List of Brain Diseases with Brief Description

In This Article You Will Know:

  • What are the major causes of neurological damage?
  • Which brain disease is the sixth leading cause of death in the US?
  • Why do the cognitive abilities of humans exceed those of other mammals with larger brains?
  • Which neurodegenerative brain disorder is named after George Huntington?
  • What conditions arise when the immune system mistakenly damages the body’s own nerves?

Being extremely sensitive and delicate, your brain is more affected by disease than any other organ of the body. Problems arise when your complex and finally calibrated machine, called the brain, gets injured or contracts an illness.

The conditions like cerebral palsy, epilepsy, dementia, and stroke almost always lead to some form of neurological damage. Among them, Alzheimer’s disease is also the sixth leading cause of death in the US. Did you know as many as 50m individuals suffer from some form of dementia, especially Alzheimer’s?

Mental illness is a broad category of brain conditions, which are more common than neurological disorders. Common mental health conditions include anxiety, depression, and ADHD (attention-deficit/hyperactivity disorder), etc. Among them, depression and anxiety are highly treatable through some kind of therapy and various medications.

When measured in relation to the body size, the humans have the largest brain of any primate – a mammal from the group that includes the monkeys, apes, lemurs, lorises, and human beings.

H.K. Jon, et al (2017) claim in their book “The Physics of the Mind and Brain Disorders: Integrated Neural Circuits Supporting the Emergence of Mind” that the cognitive and perceptual abilities of humans are so profound that no other animal could ever come close to matching them.

According to them, another reason why the cognitive abilities of humans exceed those of other primates is that their neocortex contains more number of neurons than any other mammal even those having larger brains, like elephants.

Types of Brain Diseases:

There are several types of brain diseases, which can be categorized under different headings. They include infections, neurodegenerative conditions, autoimmune conditions, vascular conditions, tumors, seizures, and trauma.

Here’s a brief overview of different diseases falling in the above categories.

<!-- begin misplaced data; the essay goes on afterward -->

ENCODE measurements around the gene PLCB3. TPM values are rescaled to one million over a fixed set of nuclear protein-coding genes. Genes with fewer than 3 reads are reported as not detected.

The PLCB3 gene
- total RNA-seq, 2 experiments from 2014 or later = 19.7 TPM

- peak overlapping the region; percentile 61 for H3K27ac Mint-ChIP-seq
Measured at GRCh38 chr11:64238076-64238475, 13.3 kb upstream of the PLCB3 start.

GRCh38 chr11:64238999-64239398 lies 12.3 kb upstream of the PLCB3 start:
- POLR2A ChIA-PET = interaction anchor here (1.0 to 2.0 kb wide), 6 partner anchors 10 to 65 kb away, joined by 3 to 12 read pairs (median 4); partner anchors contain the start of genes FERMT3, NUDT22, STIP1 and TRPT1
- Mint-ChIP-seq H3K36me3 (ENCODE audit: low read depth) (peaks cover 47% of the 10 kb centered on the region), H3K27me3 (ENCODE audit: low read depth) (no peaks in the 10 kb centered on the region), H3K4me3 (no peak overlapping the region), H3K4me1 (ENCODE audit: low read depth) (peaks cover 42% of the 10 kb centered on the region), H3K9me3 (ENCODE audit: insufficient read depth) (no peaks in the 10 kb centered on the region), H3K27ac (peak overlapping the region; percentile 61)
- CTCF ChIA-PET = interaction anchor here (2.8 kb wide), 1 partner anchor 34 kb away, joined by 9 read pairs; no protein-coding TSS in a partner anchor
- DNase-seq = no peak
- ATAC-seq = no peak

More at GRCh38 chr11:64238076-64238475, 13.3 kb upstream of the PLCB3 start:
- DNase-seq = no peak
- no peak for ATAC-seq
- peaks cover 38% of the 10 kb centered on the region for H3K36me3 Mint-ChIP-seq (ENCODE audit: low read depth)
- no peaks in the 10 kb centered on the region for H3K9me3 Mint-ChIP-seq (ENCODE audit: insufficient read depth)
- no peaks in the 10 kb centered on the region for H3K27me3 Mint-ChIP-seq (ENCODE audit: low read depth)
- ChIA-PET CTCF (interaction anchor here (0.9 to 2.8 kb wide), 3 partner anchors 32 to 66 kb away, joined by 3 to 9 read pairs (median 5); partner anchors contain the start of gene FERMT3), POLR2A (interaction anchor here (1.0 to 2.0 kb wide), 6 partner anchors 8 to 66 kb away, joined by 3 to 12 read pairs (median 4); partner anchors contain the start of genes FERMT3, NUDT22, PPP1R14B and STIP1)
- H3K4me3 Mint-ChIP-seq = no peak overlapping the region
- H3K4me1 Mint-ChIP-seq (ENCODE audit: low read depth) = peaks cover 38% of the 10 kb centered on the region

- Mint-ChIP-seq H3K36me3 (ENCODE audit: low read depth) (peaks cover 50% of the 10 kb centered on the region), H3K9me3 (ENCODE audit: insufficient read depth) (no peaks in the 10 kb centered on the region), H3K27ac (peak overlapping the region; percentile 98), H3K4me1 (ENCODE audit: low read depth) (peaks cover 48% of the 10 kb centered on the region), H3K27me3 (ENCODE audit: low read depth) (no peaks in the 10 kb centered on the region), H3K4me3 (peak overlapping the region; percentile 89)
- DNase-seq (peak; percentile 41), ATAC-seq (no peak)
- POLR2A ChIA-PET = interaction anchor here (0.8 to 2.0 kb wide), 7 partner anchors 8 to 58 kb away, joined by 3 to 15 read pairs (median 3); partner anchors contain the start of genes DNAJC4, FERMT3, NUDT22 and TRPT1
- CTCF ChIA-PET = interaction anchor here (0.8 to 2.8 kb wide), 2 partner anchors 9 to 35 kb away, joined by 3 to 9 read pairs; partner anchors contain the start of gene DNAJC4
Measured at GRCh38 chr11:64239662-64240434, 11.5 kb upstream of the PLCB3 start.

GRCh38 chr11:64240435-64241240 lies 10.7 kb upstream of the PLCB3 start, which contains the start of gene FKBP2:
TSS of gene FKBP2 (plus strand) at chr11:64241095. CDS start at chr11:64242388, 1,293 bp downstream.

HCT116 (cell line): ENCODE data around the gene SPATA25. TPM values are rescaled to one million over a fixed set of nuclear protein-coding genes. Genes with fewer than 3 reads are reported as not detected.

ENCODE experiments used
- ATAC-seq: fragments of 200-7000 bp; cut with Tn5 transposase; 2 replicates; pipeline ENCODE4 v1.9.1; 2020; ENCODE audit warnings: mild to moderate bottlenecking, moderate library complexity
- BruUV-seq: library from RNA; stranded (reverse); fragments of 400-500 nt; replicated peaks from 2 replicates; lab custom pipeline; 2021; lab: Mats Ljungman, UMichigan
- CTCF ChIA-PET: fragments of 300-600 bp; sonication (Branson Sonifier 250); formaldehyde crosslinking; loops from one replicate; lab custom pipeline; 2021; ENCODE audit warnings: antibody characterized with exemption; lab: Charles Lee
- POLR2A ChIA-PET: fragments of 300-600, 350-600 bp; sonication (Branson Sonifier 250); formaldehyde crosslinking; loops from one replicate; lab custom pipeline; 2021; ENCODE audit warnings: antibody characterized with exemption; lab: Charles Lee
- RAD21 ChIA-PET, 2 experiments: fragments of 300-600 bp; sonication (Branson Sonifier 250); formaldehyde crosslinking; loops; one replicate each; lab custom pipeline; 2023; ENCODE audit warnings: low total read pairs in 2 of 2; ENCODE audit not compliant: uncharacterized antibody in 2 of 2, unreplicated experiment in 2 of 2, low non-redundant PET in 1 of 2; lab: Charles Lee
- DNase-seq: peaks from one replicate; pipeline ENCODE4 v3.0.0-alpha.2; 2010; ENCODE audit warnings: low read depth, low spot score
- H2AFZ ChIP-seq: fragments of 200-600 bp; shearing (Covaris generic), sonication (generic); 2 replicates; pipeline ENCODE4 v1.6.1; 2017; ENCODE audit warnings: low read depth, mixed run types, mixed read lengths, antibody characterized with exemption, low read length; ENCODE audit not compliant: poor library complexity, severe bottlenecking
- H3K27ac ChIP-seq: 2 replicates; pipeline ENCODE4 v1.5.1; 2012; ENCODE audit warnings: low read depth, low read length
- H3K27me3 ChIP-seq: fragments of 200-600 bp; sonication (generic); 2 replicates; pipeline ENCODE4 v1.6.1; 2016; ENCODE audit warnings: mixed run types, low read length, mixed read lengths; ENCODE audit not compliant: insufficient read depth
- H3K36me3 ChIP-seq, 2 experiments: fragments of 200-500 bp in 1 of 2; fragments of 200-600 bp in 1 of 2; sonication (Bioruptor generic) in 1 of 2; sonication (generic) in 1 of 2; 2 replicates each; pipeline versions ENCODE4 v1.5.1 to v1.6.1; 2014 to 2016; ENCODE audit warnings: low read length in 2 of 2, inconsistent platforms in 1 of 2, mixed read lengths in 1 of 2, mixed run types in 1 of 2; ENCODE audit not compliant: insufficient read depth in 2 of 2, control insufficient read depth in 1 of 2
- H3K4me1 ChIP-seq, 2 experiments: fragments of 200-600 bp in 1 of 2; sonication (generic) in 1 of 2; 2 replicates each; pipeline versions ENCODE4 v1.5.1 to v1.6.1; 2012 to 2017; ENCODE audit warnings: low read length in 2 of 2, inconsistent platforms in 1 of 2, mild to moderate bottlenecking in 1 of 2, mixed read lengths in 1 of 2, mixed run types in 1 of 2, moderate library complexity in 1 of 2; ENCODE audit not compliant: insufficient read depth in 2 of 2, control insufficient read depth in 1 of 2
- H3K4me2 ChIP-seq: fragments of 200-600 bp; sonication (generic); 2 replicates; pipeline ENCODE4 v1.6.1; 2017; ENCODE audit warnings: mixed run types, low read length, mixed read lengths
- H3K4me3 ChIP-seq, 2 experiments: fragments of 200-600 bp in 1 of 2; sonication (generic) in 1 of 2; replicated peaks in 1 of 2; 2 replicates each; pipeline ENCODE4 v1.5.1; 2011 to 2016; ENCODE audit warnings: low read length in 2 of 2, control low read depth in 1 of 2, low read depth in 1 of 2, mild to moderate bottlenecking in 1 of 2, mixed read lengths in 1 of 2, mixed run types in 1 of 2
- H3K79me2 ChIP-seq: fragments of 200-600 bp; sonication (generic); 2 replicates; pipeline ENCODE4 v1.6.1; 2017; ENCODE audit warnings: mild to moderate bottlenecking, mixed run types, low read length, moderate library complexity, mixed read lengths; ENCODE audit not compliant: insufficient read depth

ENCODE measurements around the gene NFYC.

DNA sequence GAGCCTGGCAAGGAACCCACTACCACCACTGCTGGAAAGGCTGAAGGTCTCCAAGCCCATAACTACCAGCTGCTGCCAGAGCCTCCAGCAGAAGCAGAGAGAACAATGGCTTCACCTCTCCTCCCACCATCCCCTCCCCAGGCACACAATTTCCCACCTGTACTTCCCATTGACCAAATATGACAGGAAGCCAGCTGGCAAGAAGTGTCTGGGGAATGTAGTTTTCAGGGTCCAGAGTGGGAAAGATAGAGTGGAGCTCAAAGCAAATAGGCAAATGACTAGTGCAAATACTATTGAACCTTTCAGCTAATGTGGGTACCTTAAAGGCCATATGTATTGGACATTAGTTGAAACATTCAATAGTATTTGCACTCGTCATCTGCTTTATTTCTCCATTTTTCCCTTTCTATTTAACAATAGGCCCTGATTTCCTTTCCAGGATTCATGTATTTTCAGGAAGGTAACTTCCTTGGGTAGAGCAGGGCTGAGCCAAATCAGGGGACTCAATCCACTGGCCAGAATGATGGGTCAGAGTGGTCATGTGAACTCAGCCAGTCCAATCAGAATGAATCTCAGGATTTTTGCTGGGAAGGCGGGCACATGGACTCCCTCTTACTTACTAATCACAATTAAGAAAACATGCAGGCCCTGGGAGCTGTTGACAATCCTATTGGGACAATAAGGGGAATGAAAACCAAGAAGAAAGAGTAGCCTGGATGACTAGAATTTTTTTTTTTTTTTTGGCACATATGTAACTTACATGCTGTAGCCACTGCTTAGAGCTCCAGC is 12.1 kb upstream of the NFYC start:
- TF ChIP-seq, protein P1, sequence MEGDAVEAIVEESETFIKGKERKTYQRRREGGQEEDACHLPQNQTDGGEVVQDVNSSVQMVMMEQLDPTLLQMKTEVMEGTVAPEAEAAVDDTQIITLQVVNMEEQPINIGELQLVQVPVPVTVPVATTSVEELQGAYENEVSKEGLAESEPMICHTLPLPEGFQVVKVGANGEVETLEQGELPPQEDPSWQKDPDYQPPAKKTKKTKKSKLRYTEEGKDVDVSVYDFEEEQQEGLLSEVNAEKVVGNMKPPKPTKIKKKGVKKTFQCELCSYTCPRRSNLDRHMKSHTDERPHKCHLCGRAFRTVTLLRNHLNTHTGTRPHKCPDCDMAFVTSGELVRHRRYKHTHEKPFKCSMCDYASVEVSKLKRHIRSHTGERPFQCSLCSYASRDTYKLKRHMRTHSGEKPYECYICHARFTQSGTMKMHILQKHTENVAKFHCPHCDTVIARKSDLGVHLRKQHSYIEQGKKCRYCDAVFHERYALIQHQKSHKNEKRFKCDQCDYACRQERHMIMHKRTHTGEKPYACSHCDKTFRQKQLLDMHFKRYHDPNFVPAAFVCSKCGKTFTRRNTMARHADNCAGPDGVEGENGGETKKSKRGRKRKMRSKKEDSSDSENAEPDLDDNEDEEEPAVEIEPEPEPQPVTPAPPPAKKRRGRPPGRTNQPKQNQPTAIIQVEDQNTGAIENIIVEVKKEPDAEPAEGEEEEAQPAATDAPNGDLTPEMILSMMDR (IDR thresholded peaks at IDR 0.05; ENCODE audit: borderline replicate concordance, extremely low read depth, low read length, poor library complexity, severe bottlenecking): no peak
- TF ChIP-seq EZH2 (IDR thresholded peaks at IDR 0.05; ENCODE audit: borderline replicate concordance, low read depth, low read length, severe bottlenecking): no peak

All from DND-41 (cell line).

Neurodegenerative Disorders:

The neurodegenerative conditions are those diseases of the brain which involve neurological damage. The human brain diseases list from this category includes dementia, Alzheimer’s disease, Pick’s disease, Huntington’s disease, and Parkinson’s disease.


Dementia refers to the loss of cognitive functioning. In this case, an individual’s ability to think, remember, and reason is lost to such an extent that it affects their routine life and activities.

Alcohol abuse, strokes, and any condition involving the degeneration of nerves may lead to dementia.

Alzheimer’s Disease:

A degenerative disorder, Alzheimer’s disease is the most common form of dementia. It involves degeneration of nerves in certain areas of the brain due to some unclear reasons. The patient suffers a progressive loss of memory and mental function.

Diseases of Brain - Alzheimer's Disease

Fig.: Alzheimer's Disease

According to Linda et al (2011), this fatal and progressive disease of the brain (Alzheimer’s) accounts for 60 to 80 cases of all dementias.

Pick’s Disease:

A subtype of frontal lobe dementia, the Pick’s disease is marked by the presence of Pick cells, which contain degraded protein material. It is alternatively known as ‘circumscribe cortical atrophy’ because the atrophied areas tend to be strictly delimited.

Though it can occur any time in the adult life span, it usually first appears in one’s 50s. Being a rare disease, its incidence rate generally runs about 2% of dementia patients.

The symptoms of this steadily progressive disorder include difficulty with speech, memory loss, inappropriate behavior, and personality changes, etc.

Parkinson’s Disease:

Parkinson’s disease (PD) gets its name from James Parkinson, who first formally described it in 1817. While the exact causes of PD are unknown, it may result from genetic and environmental factors.

Early signs of Parkinson’s disease include an unstable posture, slowness of movements, stiffness of limbs, and tremor of hands.

Huntington’s Disease: